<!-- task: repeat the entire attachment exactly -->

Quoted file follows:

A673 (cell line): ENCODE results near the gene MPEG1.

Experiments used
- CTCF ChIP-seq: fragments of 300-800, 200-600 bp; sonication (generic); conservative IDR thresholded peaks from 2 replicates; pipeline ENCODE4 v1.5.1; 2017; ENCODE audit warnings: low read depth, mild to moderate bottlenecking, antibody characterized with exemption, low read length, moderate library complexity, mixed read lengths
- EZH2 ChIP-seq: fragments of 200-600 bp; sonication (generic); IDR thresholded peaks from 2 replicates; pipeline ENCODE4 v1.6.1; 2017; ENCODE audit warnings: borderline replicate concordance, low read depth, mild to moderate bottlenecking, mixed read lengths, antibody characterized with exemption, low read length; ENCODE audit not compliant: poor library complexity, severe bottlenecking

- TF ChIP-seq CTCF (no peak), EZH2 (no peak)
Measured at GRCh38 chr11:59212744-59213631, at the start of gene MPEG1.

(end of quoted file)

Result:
A673 (cell line): ENCODE results near the gene MPEG1.

Experiments used
- CTCF ChIP-seq: fragments of 300-800, 200-600 bp; sonication (generic); conservative IDR thresholded peaks from 2 replicates; pipeline ENCODE4 v1.5.1; 2017; ENCODE audit warnings: low read depth, mild to moderate bottlenecking, antibody characterized with exemption, low read length, moderate library complexity, mixed read lengths
- EZH2 ChIP-seq: fragments of 200-600 bp; sonication (generic); IDR thresholded peaks from 2 replicates; pipeline ENCODE4 v1.6.1; 2017; ENCODE audit warnings: borderline replicate concordance, low read depth, mild to moderate bottlenecking, mixed read lengths, antibody characterized with exemption, low read length; ENCODE audit not compliant: poor library complexity, severe bottlenecking

- TF ChIP-seq CTCF (no peak), EZH2 (no peak)
Measured at GRCh38 chr11:59212744-59213631, at the start of gene MPEG1.